3D printing continues to develop and expand its reach into various fields, not the least of which is education. From 3D-printing bones for use in medical demonstration to building 3D files in virtual reality platforms, this technology has the potential to draw future engineers at an early age. As those of us at ProtoCAM are continuously striving to educate future generations about 3D printing, we wanted to examine this technology’s use inside the classroom as an educational tool.
Perhaps the most obvious use for 3d printing as an educational tool is utilizing the technology to aid in hands-on and visual learning. For example, students with a 3D printer in the classroom can print custom components for complex robots, a common STEM (Science, Technology, Engineering, Math) activity. Our recent intern here at ProtoCAM, Nolan, utilized 3D printing to create landing gear for a drone. The technology is not limited to the sciences, though; 3D printing can be utilized across many class subjects. 3D printed objects can be created to provide a visual reference for mathematics, physical landscapes for geography, tangible artifacts for history class, props for theater; the possibilities are endless!
In the robot-building example, students have the opportunity to learn both about building robotics, and about how to create and prepare their own 3D files for production. Students can create these files through traditional 3D design programs, or through using more innovative means, like virtual reality equipment. Many students benefit from a more hands-on approach to learning, and programs like MakeVR can be utilized to cater to this mode of learning. Objects can be built and manipulated in a virtual space to put more power into the hands of students and allow them to get a better idea of the finished result. So in a single session, students learn about robotics, virtual reality, and 3D design, all by way of 3D printing.
In a more specific educational environment, the medical classroom, 3D printing is often utilized in a similar way, producing simulations of human or animal tissue, bones, and muscle structures for hands-on manipulation and visual representation. Here at ProtoCAM, we are often called upon to 3D print human or animal bones using our stereolithography (SLA) technology. Our ability to produce incredibly detailed models using this technology means we can create educational tools that are as true to real life as possible. Printing with clear and colored materials allows us to created demonstrative models where all the elements of a particular body part—skin, veins, muscle tissue, etc.—are clearly visible and malleable. Increasingly sophisticated technologies, like our PolyJet printer, can also allow for different materials, colors, and durometers (hardness levels) to be printed all within one model in a single build, additionally contributing to authenticity in an educational capacity.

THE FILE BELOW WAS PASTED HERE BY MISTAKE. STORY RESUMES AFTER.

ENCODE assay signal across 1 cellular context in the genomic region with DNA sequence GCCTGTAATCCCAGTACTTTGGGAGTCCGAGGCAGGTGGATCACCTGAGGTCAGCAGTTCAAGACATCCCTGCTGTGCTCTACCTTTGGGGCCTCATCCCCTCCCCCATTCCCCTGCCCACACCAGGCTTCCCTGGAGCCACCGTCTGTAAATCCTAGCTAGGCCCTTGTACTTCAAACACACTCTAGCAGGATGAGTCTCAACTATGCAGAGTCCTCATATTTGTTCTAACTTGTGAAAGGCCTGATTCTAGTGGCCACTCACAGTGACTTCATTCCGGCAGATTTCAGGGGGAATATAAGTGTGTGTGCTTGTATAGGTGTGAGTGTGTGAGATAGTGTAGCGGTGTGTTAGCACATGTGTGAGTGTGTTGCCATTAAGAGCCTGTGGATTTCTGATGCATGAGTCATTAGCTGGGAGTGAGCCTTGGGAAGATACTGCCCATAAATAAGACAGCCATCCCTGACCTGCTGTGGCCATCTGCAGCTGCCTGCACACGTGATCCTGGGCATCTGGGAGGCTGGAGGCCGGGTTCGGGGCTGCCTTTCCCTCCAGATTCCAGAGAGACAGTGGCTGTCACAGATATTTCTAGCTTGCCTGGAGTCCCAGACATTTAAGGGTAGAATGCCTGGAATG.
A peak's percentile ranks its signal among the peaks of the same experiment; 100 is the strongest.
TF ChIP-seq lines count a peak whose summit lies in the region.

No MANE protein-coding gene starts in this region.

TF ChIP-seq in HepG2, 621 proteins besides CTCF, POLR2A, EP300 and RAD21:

Beyond artificial recreations of body parts, 3D bioprinting has also emerged to contribute to better education for medical students. Though the ideal end use of this 3d-printed living tissue would be for organ, bone, and tissue replacement, its perhaps more practical and current use is as an education tool; rather than performing practice surgeries and procedures on living patients or cadavers (which feature their own drawbacks), medical students can utilize these living tissues—which are essentially the same as those found in a live subject, without the risk of injury to a living thing—to practice their craft.
These are just a few examples of the benefits of using 3D printing as an educational tool, and the ever-increasing availability of newer and more advanced 3D printing materials and technologies means more opportunities for education; flame-retardant materials, for example, could be used in some capacity as a learning tool for firefighters, or a material or process that replicates the qualities of an ancient and degraded material could be used to help archeologists learn how to handle artifacts properly in the field. Already we see innovation at work; one student from New Zealand has designed interactive 3D printed plants that react to touch and replicate real-life plants, which can be used for education and to create realism in other capacities.
Here at ProtoCAM, we ourselves love utilizing 3D printing as an educational tool in and outside our facility, and can’t wait to do so at an upcoming Da Vinci Science Center event and during our various upcoming tours. At some point, we hope to see a 3D-printer in every classroom and training facility, utilized in ways we can’t even fathom; with endless possibilities in what’s printable and the bottomless enthusiasm and creativity of young engineers, who knows what future students will create!